Lewis: Some of the mid-tier Asian firms are seeing ahead of time what is likely to happen in a year or two once regulations such as MiFID II come into force in Europe. They are trying to be proactive now. However, it is probable that smaller firms will struggle to keep up with the new regulations and the opportunities they create, as they won’t have the same economies of scale as the larger firms.
Henri: What is also interesting is the way the regulation has been written globally means that the industry is becoming ever-more standardised. The regulators are trying to standardise aspects such as risk controls, exchange rules, trade processing, order monitoring, compliance and reporting. A lot of overhead is created with these types of regulatory requirements, especially for firms that may not have been the target of regulation in the past.
Standardisation brings with it the opportunity to call in third party providers who can design consistent industry solutions. Instead of falling behind because you can no longer keep up with the regulatory burden on your own, standardisation opens up an opportunity – firms might want to reassess how they tackle it. The smaller firms in all regions, be they brokers or buy-side firms, will start looking towards using solution providers for many of their regulatory concerns.

Christian: There’s always a regulatory pendulum swinging in the market. At one end it favours the small firms and at the other it favours the larger firms. At the moment, particularly when it comes to global trading (for example where an Asian investor using a European broker wants to access an American exchange), firms need to leverage their size in order to stay ahead of the regulatory curve.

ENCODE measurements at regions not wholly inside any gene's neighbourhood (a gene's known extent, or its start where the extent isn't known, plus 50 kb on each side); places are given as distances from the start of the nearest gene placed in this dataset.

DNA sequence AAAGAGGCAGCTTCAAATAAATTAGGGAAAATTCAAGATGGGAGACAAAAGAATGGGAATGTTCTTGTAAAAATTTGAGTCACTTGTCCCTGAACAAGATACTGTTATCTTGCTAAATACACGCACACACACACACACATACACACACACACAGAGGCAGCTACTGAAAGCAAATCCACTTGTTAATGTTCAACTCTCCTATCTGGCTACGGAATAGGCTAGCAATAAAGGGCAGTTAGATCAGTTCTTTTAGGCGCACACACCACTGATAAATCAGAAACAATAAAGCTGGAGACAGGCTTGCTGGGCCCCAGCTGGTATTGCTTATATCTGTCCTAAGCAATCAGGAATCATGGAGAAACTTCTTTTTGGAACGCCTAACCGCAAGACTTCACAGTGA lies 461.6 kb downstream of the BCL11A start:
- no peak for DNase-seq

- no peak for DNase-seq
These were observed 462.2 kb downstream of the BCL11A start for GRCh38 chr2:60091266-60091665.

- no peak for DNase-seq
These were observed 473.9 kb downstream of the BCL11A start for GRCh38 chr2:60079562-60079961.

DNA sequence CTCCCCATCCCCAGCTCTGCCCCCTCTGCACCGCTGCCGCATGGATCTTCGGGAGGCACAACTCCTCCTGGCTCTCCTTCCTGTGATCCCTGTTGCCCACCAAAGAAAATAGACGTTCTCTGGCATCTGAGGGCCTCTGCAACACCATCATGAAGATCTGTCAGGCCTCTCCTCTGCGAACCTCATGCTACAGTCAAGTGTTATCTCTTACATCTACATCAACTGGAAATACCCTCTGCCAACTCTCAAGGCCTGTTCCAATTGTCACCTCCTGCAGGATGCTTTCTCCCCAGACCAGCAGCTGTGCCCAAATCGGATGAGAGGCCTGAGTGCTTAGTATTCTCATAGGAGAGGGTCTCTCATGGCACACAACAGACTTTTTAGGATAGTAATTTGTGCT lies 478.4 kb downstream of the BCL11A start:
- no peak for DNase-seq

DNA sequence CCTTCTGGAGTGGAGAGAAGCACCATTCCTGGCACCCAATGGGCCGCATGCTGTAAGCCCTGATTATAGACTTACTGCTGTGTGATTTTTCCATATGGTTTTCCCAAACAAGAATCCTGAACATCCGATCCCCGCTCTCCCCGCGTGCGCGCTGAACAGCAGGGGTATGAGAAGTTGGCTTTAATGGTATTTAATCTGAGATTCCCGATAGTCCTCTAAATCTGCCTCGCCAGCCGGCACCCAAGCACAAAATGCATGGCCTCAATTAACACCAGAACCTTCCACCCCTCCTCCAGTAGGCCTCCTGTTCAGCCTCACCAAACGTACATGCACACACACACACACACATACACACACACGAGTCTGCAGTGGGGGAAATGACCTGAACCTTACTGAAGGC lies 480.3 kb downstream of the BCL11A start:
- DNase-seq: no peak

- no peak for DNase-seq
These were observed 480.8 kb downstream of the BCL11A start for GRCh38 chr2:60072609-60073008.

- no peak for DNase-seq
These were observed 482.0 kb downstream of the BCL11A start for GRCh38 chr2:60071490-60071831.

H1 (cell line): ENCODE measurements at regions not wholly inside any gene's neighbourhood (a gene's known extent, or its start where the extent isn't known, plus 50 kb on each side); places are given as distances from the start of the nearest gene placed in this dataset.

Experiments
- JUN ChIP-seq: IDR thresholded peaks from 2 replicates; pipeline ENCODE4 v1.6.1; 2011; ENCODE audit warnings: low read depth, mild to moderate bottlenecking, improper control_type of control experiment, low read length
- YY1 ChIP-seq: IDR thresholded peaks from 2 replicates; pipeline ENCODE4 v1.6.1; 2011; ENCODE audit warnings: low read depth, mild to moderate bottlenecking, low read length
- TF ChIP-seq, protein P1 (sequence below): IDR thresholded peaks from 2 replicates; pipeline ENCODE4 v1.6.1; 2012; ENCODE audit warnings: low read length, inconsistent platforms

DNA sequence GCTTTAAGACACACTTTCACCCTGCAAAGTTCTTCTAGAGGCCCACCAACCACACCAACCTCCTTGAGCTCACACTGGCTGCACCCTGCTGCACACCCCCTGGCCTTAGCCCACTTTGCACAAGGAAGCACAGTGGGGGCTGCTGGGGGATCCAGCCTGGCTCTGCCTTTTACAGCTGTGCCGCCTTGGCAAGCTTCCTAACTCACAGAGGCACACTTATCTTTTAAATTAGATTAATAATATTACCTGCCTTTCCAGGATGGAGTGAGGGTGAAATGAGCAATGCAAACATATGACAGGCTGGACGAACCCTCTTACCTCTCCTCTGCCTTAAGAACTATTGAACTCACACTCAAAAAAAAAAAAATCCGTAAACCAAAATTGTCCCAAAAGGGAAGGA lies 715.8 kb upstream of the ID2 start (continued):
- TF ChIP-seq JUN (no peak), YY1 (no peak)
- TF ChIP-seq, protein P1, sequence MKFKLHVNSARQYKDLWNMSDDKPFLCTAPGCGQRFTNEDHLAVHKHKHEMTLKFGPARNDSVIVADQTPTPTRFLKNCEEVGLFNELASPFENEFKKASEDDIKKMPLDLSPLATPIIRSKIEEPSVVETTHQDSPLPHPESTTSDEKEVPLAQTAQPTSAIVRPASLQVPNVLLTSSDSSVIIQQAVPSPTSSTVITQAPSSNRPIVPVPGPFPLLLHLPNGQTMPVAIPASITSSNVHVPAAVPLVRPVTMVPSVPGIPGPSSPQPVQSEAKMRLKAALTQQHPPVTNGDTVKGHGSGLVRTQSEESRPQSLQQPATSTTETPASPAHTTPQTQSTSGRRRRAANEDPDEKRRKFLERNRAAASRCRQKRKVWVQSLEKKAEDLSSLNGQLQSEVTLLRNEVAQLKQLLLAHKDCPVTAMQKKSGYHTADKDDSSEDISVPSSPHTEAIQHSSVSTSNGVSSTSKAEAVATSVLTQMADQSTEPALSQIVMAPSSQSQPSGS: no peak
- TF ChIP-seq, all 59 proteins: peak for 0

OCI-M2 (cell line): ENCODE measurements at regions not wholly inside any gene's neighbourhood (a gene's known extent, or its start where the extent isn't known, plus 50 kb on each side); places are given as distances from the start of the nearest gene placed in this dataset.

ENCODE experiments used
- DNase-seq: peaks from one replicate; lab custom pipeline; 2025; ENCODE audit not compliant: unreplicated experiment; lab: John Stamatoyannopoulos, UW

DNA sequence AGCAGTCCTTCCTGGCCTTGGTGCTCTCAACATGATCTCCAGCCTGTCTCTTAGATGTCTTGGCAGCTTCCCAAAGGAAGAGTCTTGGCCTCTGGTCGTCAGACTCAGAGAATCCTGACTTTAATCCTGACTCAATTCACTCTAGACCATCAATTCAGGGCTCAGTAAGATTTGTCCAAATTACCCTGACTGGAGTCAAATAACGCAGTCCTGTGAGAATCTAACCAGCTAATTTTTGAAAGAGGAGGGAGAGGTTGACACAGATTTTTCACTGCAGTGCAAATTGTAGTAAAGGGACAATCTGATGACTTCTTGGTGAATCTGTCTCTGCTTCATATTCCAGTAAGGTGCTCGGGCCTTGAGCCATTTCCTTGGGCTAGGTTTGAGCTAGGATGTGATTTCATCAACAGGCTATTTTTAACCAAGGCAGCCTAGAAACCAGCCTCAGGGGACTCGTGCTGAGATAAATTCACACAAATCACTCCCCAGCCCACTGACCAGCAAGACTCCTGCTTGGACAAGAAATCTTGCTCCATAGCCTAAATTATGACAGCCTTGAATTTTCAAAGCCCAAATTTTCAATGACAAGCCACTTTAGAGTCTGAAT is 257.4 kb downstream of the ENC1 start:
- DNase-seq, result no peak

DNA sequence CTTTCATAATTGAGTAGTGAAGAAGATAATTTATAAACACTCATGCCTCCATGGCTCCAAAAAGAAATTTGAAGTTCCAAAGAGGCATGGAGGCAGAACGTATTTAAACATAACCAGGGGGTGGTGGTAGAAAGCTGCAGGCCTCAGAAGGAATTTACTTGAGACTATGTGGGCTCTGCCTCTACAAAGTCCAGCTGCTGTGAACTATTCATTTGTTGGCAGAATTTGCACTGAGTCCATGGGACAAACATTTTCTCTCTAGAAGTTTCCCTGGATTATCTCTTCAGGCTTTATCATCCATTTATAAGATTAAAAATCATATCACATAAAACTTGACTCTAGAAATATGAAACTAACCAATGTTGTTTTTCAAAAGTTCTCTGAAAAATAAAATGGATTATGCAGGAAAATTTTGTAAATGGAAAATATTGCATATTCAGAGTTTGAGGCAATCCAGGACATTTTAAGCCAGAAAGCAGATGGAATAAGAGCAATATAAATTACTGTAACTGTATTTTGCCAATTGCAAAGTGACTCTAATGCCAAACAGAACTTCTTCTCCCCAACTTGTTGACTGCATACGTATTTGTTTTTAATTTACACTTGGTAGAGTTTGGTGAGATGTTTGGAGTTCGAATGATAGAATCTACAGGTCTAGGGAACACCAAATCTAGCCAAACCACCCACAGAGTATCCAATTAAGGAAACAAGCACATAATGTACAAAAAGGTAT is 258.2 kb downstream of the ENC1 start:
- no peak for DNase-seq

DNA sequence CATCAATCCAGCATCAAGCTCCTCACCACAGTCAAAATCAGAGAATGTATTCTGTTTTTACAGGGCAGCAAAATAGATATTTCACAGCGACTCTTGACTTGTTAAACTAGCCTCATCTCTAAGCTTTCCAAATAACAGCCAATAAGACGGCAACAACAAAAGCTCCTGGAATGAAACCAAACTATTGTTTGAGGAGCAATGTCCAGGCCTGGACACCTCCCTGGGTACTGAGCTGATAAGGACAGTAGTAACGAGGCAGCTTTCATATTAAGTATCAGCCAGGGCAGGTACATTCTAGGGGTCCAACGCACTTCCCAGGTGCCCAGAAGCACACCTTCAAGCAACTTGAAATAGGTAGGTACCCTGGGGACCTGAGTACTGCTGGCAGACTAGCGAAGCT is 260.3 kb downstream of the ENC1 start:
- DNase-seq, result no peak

However, we mustn’t forget that in each of these regions there is a sizeable domestic market where Europe only wants to invest in Europe, and so on. These domestic markets are an area where smaller brokers or buy-sides could grow. Stripping out the regulatory complexity by focusing on one region instead of many means that whilst a smaller firm might not be able to serve all clients they would gain considerable cost advantage because of lower overheads. This approach presents a real opportunity for the smaller players.
So firms are refocusing on their core competitive advantage?
Christian: Yes, and this is a global trend, where everybody concentrates on their unique selling proposition. At Fidessa, for example, we are well placed as a technology provider because it is our area of expertise. Smaller brokers are generally very good in their specific market, while other firms might specialise in providing a global standardised service across all markets and that’s why they focus on that.
In that sense technology and advances in outsourcing are enablers, allowing everybody to focus on the one thing that they’re really good at.
Lewis: In Asia there are a number of single market brokers that focus on just Thailand or Taiwan and so on. As those markets grow and begin to attract global interest then the global brokers wanting to access those markets start looking for partners. What’s next for the small market broker? They might start to look to expand into other markets or regions, or to go global. The challenge for them is they have to start looking at the regulations in new regions, they have to figure out how to access those markets, and they start to look for the best solutions and technology to help them grow in each area.